Feelgood factor: what an England victory in Euro 2020 could mean for the economy | Economic growth (GDP)

On Saturday 30 July 1966 the then prime minister, Harold Wilson, took his seat in the royal box at Wembley to watch England play West Germany.

If ever there were a moment for sporting triumph to prompt an economic feelgood factor it was when Geoff Hurst raced through in the final seconds to seal England’s 4-2 victory.

It never happened. The behaviour of consumers over the next few months was determined not by success at Wembley but by the austerity plan Wilson had announced 10 days earlier.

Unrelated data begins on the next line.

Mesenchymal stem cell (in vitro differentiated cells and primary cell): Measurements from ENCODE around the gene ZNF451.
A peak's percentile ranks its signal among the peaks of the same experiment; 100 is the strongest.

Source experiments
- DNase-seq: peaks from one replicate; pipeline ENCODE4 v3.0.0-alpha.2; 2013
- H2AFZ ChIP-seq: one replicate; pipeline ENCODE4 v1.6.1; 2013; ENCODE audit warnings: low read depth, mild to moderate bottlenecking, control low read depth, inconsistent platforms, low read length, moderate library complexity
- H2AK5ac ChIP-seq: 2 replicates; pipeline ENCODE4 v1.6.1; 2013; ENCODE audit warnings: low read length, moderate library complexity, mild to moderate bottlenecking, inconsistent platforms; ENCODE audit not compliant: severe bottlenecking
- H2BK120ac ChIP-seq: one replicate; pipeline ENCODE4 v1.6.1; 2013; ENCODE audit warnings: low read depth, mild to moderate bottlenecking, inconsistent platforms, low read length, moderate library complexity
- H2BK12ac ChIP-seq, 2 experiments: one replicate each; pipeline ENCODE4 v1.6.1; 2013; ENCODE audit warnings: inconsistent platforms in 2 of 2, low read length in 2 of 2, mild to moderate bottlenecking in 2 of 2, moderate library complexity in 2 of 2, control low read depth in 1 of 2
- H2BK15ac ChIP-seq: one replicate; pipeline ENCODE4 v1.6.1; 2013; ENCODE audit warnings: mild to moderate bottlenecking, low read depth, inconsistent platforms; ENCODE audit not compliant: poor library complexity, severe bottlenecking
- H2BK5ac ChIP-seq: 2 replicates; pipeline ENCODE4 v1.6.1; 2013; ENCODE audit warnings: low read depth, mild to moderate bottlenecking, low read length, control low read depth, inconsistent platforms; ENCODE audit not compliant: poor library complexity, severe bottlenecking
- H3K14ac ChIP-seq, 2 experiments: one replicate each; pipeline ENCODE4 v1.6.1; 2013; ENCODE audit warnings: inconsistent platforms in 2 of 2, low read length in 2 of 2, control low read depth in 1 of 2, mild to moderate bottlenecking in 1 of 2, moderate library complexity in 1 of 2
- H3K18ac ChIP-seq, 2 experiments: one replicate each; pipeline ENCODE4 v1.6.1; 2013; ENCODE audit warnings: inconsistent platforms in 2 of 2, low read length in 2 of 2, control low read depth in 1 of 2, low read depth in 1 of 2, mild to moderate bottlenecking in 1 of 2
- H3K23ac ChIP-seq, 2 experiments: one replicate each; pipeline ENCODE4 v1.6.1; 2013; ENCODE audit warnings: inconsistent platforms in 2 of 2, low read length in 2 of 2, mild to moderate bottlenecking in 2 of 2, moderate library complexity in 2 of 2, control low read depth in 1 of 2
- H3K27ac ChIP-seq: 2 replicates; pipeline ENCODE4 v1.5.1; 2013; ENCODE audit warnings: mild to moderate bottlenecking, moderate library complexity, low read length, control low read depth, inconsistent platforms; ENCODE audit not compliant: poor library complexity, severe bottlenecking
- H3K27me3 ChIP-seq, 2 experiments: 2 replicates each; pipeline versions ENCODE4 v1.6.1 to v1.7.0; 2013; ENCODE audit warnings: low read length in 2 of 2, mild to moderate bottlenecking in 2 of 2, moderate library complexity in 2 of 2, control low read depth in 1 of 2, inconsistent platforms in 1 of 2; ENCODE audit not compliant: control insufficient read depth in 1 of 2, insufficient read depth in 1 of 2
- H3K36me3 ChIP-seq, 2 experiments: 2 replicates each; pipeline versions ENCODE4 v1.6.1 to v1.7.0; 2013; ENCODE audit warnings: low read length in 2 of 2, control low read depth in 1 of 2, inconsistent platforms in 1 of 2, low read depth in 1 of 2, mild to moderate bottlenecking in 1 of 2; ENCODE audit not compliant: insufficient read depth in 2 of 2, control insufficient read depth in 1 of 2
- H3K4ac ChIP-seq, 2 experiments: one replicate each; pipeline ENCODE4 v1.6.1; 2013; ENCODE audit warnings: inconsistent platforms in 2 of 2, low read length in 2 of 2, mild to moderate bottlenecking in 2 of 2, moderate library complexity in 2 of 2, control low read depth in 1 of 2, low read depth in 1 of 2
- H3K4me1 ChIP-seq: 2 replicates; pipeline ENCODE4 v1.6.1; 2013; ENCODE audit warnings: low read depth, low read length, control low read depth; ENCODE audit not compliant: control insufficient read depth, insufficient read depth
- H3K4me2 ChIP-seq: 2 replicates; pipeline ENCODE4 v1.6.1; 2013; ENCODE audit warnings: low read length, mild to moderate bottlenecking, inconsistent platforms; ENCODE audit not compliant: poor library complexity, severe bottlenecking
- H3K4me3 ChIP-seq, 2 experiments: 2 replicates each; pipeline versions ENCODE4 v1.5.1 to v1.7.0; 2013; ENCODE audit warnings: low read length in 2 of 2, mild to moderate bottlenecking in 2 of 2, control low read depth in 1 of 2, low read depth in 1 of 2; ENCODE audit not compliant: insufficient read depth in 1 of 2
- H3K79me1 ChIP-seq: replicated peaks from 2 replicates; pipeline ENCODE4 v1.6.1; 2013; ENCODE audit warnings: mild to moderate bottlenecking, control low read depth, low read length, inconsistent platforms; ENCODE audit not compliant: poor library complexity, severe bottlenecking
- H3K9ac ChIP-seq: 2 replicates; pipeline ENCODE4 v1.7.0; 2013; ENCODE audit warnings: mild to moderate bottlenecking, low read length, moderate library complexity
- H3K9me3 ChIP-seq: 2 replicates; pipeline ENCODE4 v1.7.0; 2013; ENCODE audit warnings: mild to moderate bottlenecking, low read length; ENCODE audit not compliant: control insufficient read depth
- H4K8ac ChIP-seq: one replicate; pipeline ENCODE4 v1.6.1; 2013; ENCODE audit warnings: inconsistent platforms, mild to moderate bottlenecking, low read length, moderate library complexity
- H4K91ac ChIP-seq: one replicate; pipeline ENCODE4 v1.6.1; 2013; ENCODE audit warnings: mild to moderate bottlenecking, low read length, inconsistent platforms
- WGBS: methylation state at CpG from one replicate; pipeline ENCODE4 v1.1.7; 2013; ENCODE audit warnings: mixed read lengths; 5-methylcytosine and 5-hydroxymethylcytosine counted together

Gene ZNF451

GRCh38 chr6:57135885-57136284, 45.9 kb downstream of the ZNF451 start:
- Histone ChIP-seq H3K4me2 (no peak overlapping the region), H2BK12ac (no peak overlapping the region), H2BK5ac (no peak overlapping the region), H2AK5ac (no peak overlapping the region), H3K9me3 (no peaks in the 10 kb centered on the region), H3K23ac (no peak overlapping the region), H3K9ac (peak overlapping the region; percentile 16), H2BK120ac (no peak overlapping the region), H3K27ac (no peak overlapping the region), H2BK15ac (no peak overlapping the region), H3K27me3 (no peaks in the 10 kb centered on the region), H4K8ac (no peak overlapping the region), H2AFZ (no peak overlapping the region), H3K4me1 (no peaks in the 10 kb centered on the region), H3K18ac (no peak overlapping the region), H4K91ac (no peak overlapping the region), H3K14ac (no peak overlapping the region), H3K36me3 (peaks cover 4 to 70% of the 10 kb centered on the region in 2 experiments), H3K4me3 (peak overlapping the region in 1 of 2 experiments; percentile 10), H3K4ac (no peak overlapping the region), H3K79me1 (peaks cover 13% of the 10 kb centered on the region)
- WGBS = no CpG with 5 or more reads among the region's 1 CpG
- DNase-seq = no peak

For football fans, July 1966 is forever associated with the World Cup; for political junkies it was the month of the July measures: spending cuts and tax increases designed to ease pressure on sterling. The next 15 months saw a grim and ultimately doomed battle to prevent the pound’s devaluation.

Roll the clock forward 46 years to 4 August 2012, to the London Olympics. Within the space of 44 minutes, Britain won three gold medals courtesy of Mo…

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